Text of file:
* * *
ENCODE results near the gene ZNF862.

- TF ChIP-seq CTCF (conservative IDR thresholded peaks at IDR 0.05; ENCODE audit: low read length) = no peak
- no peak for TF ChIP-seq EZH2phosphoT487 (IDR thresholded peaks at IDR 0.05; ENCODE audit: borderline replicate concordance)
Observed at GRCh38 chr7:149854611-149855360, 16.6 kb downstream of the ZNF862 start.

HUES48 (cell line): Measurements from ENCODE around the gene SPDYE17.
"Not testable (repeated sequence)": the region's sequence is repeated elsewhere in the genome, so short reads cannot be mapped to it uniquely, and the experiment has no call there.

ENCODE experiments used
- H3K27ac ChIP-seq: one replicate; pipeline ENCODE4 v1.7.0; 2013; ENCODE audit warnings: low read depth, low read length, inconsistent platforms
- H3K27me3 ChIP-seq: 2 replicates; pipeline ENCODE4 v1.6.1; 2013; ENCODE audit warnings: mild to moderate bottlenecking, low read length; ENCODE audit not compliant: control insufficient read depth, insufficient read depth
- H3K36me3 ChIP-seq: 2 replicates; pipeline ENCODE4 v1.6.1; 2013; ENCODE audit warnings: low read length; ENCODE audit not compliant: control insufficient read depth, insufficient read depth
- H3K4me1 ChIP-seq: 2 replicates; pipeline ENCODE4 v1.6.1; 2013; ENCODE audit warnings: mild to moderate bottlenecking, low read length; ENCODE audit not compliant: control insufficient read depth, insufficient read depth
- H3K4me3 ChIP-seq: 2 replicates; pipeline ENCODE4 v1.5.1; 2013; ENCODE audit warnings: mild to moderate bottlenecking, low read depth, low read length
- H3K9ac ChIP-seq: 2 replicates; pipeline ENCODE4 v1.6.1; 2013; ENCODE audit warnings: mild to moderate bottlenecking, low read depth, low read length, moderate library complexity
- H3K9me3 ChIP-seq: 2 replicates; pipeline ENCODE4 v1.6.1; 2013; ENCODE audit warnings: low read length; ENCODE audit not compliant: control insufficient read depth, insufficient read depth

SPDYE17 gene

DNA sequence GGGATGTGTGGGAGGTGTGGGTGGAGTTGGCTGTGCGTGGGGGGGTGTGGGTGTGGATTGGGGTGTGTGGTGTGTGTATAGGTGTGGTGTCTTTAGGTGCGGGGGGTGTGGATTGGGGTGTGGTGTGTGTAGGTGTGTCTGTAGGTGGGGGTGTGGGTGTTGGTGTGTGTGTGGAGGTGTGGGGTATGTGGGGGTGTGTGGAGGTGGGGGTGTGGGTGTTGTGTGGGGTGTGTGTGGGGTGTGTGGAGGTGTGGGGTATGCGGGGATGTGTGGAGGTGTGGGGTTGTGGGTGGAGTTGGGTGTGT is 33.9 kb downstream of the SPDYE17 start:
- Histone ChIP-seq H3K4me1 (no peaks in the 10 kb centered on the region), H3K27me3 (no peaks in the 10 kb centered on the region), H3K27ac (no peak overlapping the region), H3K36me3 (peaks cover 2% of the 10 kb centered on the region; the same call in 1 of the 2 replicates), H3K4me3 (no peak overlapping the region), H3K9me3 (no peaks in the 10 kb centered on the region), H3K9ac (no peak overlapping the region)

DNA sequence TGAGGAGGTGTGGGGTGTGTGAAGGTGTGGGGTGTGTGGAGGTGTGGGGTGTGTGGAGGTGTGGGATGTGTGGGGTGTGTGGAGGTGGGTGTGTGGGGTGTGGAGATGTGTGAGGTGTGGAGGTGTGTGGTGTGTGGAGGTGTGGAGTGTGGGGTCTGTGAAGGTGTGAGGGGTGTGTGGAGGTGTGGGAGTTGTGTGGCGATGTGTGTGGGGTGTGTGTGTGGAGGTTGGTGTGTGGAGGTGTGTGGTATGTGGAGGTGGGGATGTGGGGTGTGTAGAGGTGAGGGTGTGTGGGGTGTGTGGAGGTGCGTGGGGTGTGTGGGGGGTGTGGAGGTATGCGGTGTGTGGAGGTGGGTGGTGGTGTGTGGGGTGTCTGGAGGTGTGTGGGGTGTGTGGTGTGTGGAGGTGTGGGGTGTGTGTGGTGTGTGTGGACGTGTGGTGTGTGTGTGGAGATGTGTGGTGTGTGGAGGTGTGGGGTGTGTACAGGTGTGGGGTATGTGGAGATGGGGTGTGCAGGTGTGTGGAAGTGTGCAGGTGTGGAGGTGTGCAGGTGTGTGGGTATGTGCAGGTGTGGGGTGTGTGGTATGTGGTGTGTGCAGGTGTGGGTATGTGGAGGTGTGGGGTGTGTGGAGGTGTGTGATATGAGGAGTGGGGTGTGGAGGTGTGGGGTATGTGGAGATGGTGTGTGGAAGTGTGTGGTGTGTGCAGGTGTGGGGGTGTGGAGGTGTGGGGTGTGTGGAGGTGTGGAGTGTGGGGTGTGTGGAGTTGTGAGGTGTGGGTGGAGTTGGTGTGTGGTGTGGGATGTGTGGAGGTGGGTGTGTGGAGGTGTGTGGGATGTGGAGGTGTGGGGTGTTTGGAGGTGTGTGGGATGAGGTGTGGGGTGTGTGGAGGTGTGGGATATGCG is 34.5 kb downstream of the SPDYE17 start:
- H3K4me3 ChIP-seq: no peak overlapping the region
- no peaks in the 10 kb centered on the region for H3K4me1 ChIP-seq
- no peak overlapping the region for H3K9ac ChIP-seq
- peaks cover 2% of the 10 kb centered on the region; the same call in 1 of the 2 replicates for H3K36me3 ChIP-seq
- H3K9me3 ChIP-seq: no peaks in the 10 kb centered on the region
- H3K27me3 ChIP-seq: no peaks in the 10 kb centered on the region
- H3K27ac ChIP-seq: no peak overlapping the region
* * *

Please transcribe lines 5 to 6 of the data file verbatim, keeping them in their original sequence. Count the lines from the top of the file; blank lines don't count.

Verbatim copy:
HUES48 (cell line): Measurements from ENCODE around the gene SPDYE17.
"Not testable (repeated sequence)": the region's sequence is repeated elsewhere in the genome, so short reads cannot be mapped to it uniquely, and the experiment has no call there.